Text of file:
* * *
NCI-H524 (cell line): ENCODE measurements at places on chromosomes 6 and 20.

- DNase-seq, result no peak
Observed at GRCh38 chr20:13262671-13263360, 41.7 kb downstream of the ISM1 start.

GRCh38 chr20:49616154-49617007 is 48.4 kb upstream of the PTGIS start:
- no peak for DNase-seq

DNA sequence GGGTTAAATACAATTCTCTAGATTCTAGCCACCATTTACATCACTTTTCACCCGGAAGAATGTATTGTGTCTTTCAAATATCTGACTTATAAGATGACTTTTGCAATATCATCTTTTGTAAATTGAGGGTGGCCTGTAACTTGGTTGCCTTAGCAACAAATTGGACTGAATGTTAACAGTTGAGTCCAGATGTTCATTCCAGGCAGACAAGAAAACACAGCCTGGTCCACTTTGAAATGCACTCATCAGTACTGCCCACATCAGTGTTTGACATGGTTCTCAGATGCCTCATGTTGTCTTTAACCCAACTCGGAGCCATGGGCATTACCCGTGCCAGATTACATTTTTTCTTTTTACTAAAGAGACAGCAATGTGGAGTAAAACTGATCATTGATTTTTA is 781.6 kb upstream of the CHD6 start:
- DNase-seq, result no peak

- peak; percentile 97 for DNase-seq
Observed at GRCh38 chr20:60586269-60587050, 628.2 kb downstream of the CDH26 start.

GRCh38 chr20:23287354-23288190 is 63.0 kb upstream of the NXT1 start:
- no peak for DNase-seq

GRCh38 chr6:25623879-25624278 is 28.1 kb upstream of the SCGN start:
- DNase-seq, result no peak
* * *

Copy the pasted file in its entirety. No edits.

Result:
NCI-H524 (cell line): ENCODE measurements at places on chromosomes 6 and 20.

- DNase-seq, result no peak
Observed at GRCh38 chr20:13262671-13263360, 41.7 kb downstream of the ISM1 start.

GRCh38 chr20:49616154-49617007 is 48.4 kb upstream of the PTGIS start:
- no peak for DNase-seq

DNA sequence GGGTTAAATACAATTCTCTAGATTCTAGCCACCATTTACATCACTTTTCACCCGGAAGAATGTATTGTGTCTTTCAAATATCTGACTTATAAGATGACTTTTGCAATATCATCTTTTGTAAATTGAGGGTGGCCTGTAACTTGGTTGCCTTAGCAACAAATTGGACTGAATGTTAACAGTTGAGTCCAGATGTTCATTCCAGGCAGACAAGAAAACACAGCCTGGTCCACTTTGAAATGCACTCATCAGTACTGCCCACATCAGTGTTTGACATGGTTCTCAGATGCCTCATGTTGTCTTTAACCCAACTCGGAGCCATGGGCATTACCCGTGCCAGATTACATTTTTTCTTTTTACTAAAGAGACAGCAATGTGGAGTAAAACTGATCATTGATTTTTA is 781.6 kb upstream of the CHD6 start:
- DNase-seq, result no peak

- peak; percentile 97 for DNase-seq
Observed at GRCh38 chr20:60586269-60587050, 628.2 kb downstream of the CDH26 start.

GRCh38 chr20:23287354-23288190 is 63.0 kb upstream of the NXT1 start:
- no peak for DNase-seq

GRCh38 chr6:25623879-25624278 is 28.1 kb upstream of the SCGN start:
- DNase-seq, result no peak